US Congress passes Ukraine aid, Russian sanctions bill
Congress easily passed a US aid package for Ukraine on Tuesday that includes sanctions against Russia for annexing Crimea, in US lawmakers' first binding response to the crisis.
The House of Representatives voted 378 to 34 to approve the bill, which the Senate green-lighted last week, meaning the bill, including $1 billion in loan guarantees to Ukraine, now goes to President Barack Obama for his signature.
"The US House and Senate stand together in backing the Ukrainian people during this hour of need," House Speaker John Boehner said immediately after the vote, promising to monitor Obama's actions.
"We'll now continue our efforts to ensure he utilizes every tool at his disposal - including re-evaluating security assistance to Ukraine and NATO allies and expanding America's vast energy supplies -- to undermine Russia's stranglehold on Europe."
Obama welcomed the passage of a bill that will provide Ukraine with "essential steps to restore economic stability and return to growth and prosperity," White House spokesman Jay Carney said.
He added that the administration also "supports the targeted sanctions authority provided in the bill to impose costs on individuals and entities who are responsible for acts of violence against the Ukrainian people or are undermining Ukraine's peace, stability, sovereignty, or territorial integrity."
The legislation provides for $1 billion in loan guarantees for Ukraine as well as $150 million for improved governance and enhanced security cooperation there.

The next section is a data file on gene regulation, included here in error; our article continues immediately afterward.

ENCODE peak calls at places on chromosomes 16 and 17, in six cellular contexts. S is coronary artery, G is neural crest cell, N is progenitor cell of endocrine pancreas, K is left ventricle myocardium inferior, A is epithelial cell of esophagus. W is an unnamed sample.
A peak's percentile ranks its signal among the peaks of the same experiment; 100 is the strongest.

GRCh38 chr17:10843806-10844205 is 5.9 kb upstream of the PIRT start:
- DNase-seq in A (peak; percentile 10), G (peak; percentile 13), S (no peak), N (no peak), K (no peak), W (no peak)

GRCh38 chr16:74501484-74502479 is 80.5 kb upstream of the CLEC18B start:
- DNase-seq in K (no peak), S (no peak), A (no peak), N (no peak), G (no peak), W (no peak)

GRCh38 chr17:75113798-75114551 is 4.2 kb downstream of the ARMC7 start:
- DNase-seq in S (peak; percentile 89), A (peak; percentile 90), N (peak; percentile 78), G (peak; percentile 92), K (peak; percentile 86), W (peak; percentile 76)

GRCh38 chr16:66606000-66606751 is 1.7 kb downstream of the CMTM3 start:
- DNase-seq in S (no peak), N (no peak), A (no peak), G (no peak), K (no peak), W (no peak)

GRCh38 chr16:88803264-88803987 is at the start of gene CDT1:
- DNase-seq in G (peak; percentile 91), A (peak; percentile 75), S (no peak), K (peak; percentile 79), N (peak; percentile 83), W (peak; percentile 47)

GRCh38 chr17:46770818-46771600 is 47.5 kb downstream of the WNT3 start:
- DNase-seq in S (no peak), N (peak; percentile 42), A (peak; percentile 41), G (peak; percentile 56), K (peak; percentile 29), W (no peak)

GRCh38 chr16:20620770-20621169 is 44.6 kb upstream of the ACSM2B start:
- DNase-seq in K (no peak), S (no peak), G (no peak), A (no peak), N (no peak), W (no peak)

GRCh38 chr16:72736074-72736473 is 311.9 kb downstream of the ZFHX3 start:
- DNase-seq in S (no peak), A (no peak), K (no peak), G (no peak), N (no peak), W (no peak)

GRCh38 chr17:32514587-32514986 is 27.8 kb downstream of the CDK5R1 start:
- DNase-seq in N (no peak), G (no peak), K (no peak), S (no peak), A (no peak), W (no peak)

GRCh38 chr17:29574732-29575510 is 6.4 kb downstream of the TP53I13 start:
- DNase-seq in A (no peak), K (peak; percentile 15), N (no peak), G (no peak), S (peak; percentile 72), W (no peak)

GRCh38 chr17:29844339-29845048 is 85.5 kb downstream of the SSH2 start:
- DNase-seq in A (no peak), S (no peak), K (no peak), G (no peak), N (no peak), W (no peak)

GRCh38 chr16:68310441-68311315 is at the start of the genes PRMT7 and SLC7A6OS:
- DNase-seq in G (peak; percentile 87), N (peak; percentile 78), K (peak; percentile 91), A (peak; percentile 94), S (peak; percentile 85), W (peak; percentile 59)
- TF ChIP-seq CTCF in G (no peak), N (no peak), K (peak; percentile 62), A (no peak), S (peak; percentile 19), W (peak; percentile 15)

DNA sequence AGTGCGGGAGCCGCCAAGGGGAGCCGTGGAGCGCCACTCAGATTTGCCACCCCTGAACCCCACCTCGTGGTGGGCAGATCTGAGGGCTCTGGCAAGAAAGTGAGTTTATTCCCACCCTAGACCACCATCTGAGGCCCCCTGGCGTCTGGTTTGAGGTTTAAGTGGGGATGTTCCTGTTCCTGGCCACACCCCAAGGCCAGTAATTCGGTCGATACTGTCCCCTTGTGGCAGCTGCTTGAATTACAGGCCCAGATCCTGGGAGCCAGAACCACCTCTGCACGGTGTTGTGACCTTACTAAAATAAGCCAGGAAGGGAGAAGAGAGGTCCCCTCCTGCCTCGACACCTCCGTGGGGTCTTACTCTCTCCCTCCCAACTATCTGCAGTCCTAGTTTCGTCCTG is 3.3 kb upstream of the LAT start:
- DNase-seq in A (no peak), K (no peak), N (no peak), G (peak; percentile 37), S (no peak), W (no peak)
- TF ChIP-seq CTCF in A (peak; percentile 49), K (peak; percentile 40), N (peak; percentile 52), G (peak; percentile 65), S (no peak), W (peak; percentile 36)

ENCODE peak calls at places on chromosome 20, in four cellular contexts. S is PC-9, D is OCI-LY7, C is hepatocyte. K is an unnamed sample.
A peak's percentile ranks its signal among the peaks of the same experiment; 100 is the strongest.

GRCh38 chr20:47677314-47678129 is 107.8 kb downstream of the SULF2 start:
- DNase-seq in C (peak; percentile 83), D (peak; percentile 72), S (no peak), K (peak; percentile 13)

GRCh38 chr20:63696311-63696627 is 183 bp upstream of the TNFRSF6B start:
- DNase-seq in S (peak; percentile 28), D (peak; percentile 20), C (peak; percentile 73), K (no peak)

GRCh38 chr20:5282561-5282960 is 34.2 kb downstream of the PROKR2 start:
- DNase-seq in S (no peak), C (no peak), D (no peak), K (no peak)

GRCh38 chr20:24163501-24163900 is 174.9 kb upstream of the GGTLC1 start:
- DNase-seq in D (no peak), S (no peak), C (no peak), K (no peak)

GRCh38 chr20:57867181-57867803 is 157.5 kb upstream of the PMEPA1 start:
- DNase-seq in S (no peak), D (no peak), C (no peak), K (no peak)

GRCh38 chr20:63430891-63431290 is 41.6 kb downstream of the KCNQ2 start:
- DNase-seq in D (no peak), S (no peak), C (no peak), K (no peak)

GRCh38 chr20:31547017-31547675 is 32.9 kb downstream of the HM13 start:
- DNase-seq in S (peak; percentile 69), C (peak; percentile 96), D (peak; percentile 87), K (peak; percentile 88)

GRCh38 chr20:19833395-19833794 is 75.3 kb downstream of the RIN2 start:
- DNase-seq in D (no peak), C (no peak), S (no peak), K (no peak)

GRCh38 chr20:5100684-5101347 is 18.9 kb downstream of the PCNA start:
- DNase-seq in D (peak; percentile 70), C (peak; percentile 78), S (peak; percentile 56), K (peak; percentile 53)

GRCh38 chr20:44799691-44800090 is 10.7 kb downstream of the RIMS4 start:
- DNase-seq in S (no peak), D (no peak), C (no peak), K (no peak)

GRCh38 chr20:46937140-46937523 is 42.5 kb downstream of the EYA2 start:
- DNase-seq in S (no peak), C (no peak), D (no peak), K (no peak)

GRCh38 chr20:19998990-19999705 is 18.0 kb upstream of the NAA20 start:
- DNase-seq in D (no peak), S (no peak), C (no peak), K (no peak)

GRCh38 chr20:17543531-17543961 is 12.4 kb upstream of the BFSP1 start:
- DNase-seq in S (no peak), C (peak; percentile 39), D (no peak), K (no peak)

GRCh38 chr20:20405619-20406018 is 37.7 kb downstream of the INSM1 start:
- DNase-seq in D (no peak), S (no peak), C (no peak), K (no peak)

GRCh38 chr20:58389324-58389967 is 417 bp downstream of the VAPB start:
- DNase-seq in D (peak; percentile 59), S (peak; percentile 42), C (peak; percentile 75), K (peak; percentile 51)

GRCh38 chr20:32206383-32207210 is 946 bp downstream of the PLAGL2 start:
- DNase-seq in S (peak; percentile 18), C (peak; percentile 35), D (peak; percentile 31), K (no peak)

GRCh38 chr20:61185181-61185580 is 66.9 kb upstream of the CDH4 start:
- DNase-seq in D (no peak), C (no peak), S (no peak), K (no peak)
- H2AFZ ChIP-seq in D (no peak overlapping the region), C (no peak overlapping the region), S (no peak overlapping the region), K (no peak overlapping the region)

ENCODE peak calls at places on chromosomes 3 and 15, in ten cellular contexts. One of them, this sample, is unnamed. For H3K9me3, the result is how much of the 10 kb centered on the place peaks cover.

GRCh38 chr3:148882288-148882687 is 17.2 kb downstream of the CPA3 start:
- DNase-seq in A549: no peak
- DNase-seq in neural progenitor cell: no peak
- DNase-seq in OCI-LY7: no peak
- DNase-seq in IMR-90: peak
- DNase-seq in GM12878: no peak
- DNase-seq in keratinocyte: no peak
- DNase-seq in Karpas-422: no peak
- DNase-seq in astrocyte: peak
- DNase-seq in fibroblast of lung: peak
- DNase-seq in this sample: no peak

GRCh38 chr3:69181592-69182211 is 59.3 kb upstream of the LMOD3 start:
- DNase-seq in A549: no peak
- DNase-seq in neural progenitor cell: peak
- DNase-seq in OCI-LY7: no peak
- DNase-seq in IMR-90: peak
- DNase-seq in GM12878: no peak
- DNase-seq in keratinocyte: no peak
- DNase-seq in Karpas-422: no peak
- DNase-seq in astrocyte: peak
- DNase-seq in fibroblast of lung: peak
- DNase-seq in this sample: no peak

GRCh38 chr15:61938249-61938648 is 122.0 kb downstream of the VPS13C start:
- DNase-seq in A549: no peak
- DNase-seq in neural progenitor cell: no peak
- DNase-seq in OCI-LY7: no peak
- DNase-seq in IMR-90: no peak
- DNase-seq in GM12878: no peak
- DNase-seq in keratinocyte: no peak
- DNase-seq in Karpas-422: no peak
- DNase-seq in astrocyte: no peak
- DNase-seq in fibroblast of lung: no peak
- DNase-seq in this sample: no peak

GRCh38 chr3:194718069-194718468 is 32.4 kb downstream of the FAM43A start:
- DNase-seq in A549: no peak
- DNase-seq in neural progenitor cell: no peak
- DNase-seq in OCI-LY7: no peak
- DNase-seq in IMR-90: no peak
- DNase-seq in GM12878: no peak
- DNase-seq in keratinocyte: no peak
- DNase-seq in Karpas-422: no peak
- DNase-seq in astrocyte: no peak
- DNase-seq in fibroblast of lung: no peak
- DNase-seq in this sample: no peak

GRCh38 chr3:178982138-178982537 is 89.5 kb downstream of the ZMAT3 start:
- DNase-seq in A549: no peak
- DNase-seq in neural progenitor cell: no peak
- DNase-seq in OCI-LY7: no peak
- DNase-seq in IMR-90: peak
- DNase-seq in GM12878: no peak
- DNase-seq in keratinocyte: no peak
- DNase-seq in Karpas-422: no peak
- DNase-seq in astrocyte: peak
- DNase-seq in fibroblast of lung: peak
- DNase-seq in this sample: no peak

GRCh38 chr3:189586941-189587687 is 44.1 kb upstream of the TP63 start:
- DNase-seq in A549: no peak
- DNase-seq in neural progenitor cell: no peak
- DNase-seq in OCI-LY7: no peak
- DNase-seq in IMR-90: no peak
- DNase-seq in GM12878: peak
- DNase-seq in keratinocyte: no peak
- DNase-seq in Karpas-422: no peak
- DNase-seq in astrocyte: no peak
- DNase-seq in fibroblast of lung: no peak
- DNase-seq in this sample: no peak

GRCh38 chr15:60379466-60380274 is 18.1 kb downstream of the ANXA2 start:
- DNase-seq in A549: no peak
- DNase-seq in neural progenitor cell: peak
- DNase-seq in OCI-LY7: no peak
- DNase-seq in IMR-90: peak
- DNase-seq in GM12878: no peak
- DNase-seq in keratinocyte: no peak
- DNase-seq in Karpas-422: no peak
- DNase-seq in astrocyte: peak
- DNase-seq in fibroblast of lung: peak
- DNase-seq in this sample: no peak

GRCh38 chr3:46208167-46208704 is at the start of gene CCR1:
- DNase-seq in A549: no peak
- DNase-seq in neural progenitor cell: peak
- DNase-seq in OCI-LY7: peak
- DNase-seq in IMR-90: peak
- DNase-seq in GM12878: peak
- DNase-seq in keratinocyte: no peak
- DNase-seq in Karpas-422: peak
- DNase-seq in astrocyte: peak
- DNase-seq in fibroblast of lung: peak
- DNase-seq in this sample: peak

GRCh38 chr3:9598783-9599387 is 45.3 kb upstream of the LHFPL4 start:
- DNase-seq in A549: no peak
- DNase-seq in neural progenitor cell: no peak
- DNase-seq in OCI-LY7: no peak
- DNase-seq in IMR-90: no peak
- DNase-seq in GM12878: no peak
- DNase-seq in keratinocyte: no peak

It penalizes individuals linked to Russia's annexation of Crimea and the deadly crackdown on protesters in Kiev by Ukraine's ousted pro-Russian regime, and gives Obama flexibility in imposing sanctions.
There had been little doubt as to whether Congress was committed to helping Kiev and sanctioning Russia.
But a hurdle emerged when the White House and Senate Democratic leaders hoped to include a provision that changes the way the International Monetary Fund provides emergency moneys to crisis-hit nations such as Ukraine.
Several Republicans including Boehner objected to the move, and Democratic leadership relented by stripping out the IMF language.
In the aftermath of Moscow heaping pressure on Ukraine's teetering economy by hiking gas prices, House Foreign Affairs chairman Ed Royce said more must be done to "remove this weapon from Russia's arsenal," including by boosting US energy exports.
"The greatly enhanced supply of oil and natural gas added to the world market will undermine Russia's stranglehold on other countries and reduce the revenues that comprise over half of Moscow's budget," Royce told the House.
"That would get Putin's attention, imposing a cost for aggression."
© 2014 AFP